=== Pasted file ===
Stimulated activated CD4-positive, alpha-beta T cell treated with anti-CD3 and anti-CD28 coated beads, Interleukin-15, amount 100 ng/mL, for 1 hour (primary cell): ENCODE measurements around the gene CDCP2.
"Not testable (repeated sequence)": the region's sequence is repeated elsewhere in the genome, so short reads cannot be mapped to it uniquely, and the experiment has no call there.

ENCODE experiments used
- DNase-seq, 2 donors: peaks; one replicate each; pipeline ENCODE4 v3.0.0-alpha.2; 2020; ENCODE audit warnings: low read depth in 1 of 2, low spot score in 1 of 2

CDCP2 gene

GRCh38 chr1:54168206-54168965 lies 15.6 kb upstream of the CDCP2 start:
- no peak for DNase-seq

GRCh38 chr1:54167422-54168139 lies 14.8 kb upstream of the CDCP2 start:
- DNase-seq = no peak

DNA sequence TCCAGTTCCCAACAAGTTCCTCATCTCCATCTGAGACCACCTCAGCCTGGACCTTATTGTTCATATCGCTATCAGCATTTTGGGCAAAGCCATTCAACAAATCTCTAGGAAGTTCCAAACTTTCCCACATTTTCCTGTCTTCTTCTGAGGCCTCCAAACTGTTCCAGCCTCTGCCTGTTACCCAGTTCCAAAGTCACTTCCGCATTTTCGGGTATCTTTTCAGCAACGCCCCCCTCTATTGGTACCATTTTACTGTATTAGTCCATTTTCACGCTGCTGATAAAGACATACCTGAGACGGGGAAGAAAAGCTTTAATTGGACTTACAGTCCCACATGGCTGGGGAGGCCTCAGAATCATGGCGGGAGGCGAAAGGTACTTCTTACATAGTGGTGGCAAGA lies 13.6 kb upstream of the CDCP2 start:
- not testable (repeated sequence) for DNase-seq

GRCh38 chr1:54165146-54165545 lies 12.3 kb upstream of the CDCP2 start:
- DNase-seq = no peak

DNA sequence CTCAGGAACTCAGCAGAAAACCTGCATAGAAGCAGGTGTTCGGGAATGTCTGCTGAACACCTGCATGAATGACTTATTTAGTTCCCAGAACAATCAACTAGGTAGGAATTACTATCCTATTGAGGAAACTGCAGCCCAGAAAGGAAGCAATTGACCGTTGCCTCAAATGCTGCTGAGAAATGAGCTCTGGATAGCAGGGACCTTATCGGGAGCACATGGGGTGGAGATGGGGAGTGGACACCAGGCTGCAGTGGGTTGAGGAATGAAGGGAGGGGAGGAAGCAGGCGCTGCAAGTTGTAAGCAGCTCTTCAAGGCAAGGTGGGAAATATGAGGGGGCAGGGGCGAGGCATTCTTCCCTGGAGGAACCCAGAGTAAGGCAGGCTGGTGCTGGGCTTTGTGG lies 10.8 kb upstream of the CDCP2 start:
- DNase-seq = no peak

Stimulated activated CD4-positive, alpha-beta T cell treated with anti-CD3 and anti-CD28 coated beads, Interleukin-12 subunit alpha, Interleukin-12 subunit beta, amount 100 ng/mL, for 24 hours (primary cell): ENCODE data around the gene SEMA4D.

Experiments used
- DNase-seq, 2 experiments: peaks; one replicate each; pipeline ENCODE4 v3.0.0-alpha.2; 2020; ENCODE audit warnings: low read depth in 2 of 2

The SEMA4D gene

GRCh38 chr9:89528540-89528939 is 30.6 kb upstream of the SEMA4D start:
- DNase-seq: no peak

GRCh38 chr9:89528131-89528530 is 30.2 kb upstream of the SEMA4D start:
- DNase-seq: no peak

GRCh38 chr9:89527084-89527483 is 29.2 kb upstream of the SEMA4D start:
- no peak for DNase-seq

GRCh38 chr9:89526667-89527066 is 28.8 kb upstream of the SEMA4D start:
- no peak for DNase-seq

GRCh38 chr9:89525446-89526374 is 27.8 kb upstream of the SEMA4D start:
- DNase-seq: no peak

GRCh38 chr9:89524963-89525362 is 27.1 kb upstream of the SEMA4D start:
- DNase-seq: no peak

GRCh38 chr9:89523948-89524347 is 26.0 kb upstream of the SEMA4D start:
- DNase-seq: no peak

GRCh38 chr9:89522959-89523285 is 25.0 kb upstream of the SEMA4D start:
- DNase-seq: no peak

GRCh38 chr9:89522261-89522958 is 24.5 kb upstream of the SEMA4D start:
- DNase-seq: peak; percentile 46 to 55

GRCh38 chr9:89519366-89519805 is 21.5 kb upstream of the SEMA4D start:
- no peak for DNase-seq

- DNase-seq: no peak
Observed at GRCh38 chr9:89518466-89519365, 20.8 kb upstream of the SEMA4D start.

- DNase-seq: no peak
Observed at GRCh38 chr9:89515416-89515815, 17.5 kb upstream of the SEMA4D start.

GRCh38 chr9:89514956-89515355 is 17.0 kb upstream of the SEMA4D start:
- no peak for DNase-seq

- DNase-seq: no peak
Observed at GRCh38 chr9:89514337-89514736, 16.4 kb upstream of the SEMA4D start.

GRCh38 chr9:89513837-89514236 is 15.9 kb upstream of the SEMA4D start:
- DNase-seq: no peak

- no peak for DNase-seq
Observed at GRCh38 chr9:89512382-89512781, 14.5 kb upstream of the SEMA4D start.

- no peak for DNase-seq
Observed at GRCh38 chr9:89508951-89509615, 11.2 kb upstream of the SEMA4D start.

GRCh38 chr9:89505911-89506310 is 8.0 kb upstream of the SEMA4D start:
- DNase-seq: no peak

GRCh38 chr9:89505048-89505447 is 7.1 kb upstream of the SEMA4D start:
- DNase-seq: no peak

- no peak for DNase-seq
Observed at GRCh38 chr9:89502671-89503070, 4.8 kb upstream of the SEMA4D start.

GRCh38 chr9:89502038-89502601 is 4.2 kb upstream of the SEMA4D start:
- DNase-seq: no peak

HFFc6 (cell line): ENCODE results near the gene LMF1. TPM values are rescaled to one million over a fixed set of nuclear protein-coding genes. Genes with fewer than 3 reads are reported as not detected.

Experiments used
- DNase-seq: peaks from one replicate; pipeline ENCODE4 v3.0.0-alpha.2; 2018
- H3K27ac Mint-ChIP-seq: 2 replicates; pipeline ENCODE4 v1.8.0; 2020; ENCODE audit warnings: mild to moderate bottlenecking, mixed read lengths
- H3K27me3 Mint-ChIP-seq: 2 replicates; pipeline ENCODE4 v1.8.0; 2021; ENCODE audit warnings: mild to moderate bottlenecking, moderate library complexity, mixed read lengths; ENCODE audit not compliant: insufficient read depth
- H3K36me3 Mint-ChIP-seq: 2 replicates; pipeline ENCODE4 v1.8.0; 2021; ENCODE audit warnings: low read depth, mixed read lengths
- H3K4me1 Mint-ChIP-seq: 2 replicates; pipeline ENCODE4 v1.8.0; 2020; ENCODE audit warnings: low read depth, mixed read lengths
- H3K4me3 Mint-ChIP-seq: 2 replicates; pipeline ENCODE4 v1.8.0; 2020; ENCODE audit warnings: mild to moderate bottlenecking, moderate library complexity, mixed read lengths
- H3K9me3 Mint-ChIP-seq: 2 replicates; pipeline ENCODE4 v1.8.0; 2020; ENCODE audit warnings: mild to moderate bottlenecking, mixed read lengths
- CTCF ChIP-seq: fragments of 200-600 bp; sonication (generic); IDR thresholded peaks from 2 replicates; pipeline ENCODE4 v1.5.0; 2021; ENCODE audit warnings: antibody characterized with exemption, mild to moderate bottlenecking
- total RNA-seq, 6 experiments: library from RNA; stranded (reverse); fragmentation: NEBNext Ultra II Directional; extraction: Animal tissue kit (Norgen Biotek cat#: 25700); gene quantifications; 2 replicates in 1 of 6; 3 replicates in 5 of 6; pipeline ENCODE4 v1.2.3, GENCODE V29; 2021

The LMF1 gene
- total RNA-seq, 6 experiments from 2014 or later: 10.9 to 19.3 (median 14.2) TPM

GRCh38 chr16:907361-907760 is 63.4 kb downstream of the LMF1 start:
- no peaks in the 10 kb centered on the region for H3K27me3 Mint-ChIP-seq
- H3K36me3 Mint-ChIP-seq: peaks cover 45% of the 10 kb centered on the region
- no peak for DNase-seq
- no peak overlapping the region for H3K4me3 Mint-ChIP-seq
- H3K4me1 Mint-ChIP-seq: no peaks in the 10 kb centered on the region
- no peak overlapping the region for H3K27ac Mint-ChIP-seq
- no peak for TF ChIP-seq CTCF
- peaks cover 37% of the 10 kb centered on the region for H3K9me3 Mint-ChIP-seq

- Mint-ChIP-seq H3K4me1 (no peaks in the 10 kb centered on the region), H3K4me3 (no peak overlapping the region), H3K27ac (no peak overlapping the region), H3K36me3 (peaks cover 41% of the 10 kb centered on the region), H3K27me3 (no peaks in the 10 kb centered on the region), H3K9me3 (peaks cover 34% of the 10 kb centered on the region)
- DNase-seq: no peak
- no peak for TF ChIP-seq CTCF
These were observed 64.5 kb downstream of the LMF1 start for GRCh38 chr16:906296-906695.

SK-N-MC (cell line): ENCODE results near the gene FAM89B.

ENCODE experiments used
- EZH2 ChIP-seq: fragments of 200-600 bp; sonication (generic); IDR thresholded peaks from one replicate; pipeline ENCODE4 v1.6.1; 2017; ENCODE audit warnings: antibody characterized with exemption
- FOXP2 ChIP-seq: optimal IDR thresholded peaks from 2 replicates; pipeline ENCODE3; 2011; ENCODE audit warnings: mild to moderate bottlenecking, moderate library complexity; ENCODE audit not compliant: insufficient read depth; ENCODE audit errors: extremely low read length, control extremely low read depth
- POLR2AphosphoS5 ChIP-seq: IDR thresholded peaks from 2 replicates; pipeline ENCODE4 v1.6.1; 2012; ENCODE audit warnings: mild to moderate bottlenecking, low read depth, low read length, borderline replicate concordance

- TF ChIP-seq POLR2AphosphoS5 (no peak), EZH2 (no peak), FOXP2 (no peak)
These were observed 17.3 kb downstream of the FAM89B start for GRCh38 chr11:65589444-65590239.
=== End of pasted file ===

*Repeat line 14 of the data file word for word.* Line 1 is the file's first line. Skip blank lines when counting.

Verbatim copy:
DNA sequence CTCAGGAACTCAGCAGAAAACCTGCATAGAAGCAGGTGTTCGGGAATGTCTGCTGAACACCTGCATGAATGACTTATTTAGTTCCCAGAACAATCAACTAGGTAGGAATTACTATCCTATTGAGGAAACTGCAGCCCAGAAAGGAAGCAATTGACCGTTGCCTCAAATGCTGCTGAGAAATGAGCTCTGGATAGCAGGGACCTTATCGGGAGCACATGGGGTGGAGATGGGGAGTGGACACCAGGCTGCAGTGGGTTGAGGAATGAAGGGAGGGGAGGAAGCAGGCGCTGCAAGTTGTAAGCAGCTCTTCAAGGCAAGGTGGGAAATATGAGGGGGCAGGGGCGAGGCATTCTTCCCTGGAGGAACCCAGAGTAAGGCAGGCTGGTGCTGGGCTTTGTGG lies 10.8 kb upstream of the CDCP2 start: